The 72-page manifesto argues that the green agenda of the mainstream parties does not them make the friends of the earth, but rather “enemies of the people”.

The party therefore wants to rejuvenate Britain’s fossil-fuel generation, fast-track fracking and scrap Decc and WRAP as well as the Climate Change Act.

Here are the key green points: – 

Climate change

UKIP brands the Climate Change Act “the most expensive piece of legislation in British history”, costing around £720bn and doing “untold damage”.

The party plans to repeal the policy and fails to mention the Paris 2015 conference. It also identifies Decc as a  department whose “essential powers and functions can be merged into other departments”.

Fossil fuels

Abandoning decarbonisation paves the way for fossil fuels, which are integral to a resilient energy supply, says UKIP. As such they propose a series of steps to “rejuvenate the coal industry”.

These including dropping all subsidies for wind and solar power, to “ensure a level playing field for coal”, and discontinuing the carbon floor tax on the basis that production for coal fired power stations is combined with carbon capture and storage.

UKIP will also abolish green taxes and levies and withdraw from the EU’s Emissions Trading Scheme, purportedly reducing fuel bills and enhancing industrial competitiveness. The saving for consumers is projected to be almost £200 a year per household by 2020.


“UKIP supports and will invest in renewables where they can deliver electricity at competitive prices,” says the manifesto.

However the only major renewable technology that meets this UKIP criterion is hydro, so the party will withdraw taxpayer and consumer subsidies for new wind turbines and solar photovoltaic arrays.

The manifesto says: “Wind power is hopelessly inefficient and wind farms rely heavily on reserve back-up from conventional power sources. They have blighted landscapes and put money into the pockets of wealthy landowners and investors, while pushing up bills for the rest of us.”

Unconventional fuel 

UKIP supports the development of shale gas, provided safeguards are in place to protect local communities and the environment.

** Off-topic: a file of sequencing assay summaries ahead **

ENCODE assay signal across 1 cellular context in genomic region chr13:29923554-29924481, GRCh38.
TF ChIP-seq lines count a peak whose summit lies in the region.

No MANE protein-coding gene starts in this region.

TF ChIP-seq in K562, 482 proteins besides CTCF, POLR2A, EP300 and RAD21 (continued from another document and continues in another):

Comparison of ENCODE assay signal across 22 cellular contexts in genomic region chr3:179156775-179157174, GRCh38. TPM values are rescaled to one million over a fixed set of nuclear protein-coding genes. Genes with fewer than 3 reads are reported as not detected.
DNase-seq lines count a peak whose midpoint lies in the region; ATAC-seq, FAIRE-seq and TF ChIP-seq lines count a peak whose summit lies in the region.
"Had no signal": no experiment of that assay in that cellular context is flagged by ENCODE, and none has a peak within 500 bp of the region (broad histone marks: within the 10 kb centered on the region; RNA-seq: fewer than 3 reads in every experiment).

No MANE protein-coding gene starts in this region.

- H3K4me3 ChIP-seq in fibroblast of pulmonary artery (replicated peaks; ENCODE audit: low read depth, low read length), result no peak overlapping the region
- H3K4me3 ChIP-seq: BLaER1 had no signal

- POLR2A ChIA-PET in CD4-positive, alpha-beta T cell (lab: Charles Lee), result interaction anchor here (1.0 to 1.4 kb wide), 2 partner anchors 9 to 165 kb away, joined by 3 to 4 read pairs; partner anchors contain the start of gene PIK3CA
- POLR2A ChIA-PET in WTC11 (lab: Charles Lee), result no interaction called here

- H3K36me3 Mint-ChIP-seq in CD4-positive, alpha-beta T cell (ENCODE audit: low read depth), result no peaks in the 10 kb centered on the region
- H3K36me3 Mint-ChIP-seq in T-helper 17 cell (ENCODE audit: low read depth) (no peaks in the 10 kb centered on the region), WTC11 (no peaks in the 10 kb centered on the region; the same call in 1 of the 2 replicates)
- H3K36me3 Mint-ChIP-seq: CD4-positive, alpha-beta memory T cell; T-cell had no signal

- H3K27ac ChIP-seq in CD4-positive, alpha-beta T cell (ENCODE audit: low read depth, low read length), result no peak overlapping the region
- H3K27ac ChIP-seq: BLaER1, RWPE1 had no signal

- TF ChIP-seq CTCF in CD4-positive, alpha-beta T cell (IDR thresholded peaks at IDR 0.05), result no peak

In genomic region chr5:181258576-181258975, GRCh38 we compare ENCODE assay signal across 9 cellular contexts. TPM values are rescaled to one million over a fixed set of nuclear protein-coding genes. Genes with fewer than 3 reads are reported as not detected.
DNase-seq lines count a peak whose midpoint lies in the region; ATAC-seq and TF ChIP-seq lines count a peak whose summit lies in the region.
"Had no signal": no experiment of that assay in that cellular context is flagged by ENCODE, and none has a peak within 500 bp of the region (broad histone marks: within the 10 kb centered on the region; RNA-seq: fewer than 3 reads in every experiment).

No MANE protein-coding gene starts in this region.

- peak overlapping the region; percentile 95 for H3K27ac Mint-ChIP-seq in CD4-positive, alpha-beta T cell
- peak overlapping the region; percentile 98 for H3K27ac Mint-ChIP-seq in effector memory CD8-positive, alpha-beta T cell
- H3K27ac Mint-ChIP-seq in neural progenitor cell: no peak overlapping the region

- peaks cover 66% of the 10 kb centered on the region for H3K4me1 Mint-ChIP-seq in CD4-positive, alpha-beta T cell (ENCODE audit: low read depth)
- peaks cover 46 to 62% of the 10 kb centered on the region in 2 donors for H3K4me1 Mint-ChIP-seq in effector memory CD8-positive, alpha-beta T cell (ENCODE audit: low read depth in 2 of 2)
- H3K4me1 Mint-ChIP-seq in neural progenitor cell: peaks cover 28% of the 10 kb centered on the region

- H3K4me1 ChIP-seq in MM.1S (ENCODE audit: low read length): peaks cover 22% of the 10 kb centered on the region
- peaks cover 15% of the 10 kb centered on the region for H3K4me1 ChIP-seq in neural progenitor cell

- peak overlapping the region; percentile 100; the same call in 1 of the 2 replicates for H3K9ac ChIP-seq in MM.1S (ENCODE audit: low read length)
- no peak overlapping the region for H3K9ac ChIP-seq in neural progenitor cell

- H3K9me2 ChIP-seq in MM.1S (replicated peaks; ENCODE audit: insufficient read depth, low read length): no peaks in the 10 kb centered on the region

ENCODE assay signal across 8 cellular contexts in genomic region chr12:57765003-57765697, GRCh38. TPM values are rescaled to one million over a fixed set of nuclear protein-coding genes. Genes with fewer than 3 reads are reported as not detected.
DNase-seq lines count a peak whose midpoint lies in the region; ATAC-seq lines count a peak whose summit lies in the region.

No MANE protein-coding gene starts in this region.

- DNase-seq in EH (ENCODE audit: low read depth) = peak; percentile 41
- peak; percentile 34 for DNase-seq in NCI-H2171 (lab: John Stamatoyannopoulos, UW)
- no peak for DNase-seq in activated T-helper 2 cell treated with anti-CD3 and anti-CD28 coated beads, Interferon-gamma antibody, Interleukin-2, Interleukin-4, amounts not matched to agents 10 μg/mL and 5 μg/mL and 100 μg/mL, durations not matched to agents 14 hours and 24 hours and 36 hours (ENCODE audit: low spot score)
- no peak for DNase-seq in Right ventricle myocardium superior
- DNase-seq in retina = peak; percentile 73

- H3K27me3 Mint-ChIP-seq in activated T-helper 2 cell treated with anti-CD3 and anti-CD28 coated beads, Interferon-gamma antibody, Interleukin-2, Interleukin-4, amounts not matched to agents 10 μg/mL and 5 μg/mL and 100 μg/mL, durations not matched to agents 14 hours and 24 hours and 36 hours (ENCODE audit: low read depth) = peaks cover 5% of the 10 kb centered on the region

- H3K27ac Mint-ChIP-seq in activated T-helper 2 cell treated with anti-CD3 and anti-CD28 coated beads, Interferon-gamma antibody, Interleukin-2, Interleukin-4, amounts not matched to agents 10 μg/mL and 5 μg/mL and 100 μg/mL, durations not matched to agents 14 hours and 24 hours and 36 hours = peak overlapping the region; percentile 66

Pointing to the US as an example of safe extraction, the party says the profits of shale gas will be invested in a Sovereign Wealth fund (as proposed by George Osborne).


WRAP – labelled an “unnecessary quango” – would also face the axe to save £15.5m.

Reacting to the announcement, Resource Association chief executive Ray Georgeson said: “UKIP have confirmed themselves as the anti-environment party with their commitments to abolish the Climate Change Act and returning to coal-fired power.

“As for the abolition of WRAP, they seem to have missed the fact that WRAP is not actually a formal agency of government. They may well wish to take away its government funding, but they don’t have the power to abolish it. All in all, it’s a predictable package that holds no surprises. To say it would be bad for the environment and the economy would be an understatement.”

Brownfield development

UKIP plans to remove barriers to building on brownfield sites, erecting one million homes on brownfield sites by 2025 to address the current housing shortage. UKIP will also require the Environment Agency to compile a National Brownfield Sites Register.

Environmental Industries Commission’s executive director Matthew Farrow commented: “We welcome UKIP’s emphasis on incentivising brownfield redevelopment, and the proposed National Brownfield Sites Register along with prioritising of brownfield development in the planning system could prove useful in pushing this forward.

“Unsurprisingly however, we have deep concerns about the other references to environmental issues in the manifesto, such as the abolition of the Climate Change Act or a push for even greater reliance on fossil fuels – which are short-sighted will do little to protect our environment for future generations.”

The lost environmentalist…

Despite the obvious anti-green policies, Farage has previously identified himself to an edie reporter as an “environmentalist.”

However he has lost his enthusiasm for the cause, as the growing sustainability industry has managed to “bully weak minded politicians into making a series of decisions that actually aren’t good for biodiversity, sustainability or the environment”.

Manifesto round-ups 

Brad Allen

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